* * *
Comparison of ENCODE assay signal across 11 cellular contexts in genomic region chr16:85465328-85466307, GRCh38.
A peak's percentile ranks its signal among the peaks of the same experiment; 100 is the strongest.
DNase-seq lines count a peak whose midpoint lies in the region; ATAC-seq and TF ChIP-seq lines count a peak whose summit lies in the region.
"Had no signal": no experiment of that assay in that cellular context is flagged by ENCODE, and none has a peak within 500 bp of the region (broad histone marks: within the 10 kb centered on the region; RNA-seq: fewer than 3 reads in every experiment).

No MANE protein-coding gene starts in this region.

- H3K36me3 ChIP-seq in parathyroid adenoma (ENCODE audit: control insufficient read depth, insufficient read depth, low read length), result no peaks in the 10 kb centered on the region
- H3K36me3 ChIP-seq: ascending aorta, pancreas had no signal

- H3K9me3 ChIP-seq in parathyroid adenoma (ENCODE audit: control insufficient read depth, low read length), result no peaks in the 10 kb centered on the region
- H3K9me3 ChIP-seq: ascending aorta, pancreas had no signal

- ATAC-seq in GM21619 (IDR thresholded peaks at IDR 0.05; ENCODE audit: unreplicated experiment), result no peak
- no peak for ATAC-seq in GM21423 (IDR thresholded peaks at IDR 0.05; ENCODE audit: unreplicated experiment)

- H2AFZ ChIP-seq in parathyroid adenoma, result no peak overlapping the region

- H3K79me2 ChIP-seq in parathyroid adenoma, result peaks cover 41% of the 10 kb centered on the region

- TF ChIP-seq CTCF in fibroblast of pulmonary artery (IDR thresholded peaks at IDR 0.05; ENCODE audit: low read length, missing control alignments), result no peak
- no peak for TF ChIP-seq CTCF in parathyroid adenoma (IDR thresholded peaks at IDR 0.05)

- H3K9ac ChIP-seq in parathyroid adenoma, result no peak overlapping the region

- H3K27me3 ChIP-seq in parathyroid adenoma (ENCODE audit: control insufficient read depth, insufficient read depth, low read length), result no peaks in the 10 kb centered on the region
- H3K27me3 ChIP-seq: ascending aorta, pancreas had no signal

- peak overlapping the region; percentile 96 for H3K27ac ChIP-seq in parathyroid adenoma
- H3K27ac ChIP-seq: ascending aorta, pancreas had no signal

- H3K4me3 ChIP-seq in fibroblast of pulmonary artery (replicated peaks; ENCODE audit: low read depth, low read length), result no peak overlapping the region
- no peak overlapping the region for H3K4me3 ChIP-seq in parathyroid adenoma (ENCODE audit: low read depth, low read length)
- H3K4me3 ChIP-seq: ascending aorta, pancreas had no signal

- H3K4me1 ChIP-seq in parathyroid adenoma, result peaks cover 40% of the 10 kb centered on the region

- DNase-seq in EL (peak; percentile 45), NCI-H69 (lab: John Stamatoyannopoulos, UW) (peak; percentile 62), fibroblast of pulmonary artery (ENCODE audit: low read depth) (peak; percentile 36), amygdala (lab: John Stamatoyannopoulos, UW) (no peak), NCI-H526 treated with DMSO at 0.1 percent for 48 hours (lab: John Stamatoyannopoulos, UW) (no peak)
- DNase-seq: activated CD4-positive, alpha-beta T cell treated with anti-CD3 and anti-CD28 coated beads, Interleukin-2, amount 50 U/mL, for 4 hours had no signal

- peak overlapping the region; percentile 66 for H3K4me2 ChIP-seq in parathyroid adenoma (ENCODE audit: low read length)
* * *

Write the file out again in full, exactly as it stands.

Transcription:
Comparison of ENCODE assay signal across 11 cellular contexts in genomic region chr16:85465328-85466307, GRCh38.
A peak's percentile ranks its signal among the peaks of the same experiment; 100 is the strongest.
DNase-seq lines count a peak whose midpoint lies in the region; ATAC-seq and TF ChIP-seq lines count a peak whose summit lies in the region.
"Had no signal": no experiment of that assay in that cellular context is flagged by ENCODE, and none has a peak within 500 bp of the region (broad histone marks: within the 10 kb centered on the region; RNA-seq: fewer than 3 reads in every experiment).

No MANE protein-coding gene starts in this region.

- H3K36me3 ChIP-seq in parathyroid adenoma (ENCODE audit: control insufficient read depth, insufficient read depth, low read length), result no peaks in the 10 kb centered on the region
- H3K36me3 ChIP-seq: ascending aorta, pancreas had no signal

- H3K9me3 ChIP-seq in parathyroid adenoma (ENCODE audit: control insufficient read depth, low read length), result no peaks in the 10 kb centered on the region
- H3K9me3 ChIP-seq: ascending aorta, pancreas had no signal

- ATAC-seq in GM21619 (IDR thresholded peaks at IDR 0.05; ENCODE audit: unreplicated experiment), result no peak
- no peak for ATAC-seq in GM21423 (IDR thresholded peaks at IDR 0.05; ENCODE audit: unreplicated experiment)

- H2AFZ ChIP-seq in parathyroid adenoma, result no peak overlapping the region

- H3K79me2 ChIP-seq in parathyroid adenoma, result peaks cover 41% of the 10 kb centered on the region

- TF ChIP-seq CTCF in fibroblast of pulmonary artery (IDR thresholded peaks at IDR 0.05; ENCODE audit: low read length, missing control alignments), result no peak
- no peak for TF ChIP-seq CTCF in parathyroid adenoma (IDR thresholded peaks at IDR 0.05)

- H3K9ac ChIP-seq in parathyroid adenoma, result no peak overlapping the region

- H3K27me3 ChIP-seq in parathyroid adenoma (ENCODE audit: control insufficient read depth, insufficient read depth, low read length), result no peaks in the 10 kb centered on the region
- H3K27me3 ChIP-seq: ascending aorta, pancreas had no signal

- peak overlapping the region; percentile 96 for H3K27ac ChIP-seq in parathyroid adenoma
- H3K27ac ChIP-seq: ascending aorta, pancreas had no signal

- H3K4me3 ChIP-seq in fibroblast of pulmonary artery (replicated peaks; ENCODE audit: low read depth, low read length), result no peak overlapping the region
- no peak overlapping the region for H3K4me3 ChIP-seq in parathyroid adenoma (ENCODE audit: low read depth, low read length)
- H3K4me3 ChIP-seq: ascending aorta, pancreas had no signal

- H3K4me1 ChIP-seq in parathyroid adenoma, result peaks cover 40% of the 10 kb centered on the region

- DNase-seq in EL (peak; percentile 45), NCI-H69 (lab: John Stamatoyannopoulos, UW) (peak; percentile 62), fibroblast of pulmonary artery (ENCODE audit: low read depth) (peak; percentile 36), amygdala (lab: John Stamatoyannopoulos, UW) (no peak), NCI-H526 treated with DMSO at 0.1 percent for 48 hours (lab: John Stamatoyannopoulos, UW) (no peak)
- DNase-seq: activated CD4-positive, alpha-beta T cell treated with anti-CD3 and anti-CD28 coated beads, Interleukin-2, amount 50 U/mL, for 4 hours had no signal

- peak overlapping the region; percentile 66 for H3K4me2 ChIP-seq in parathyroid adenoma (ENCODE audit: low read length)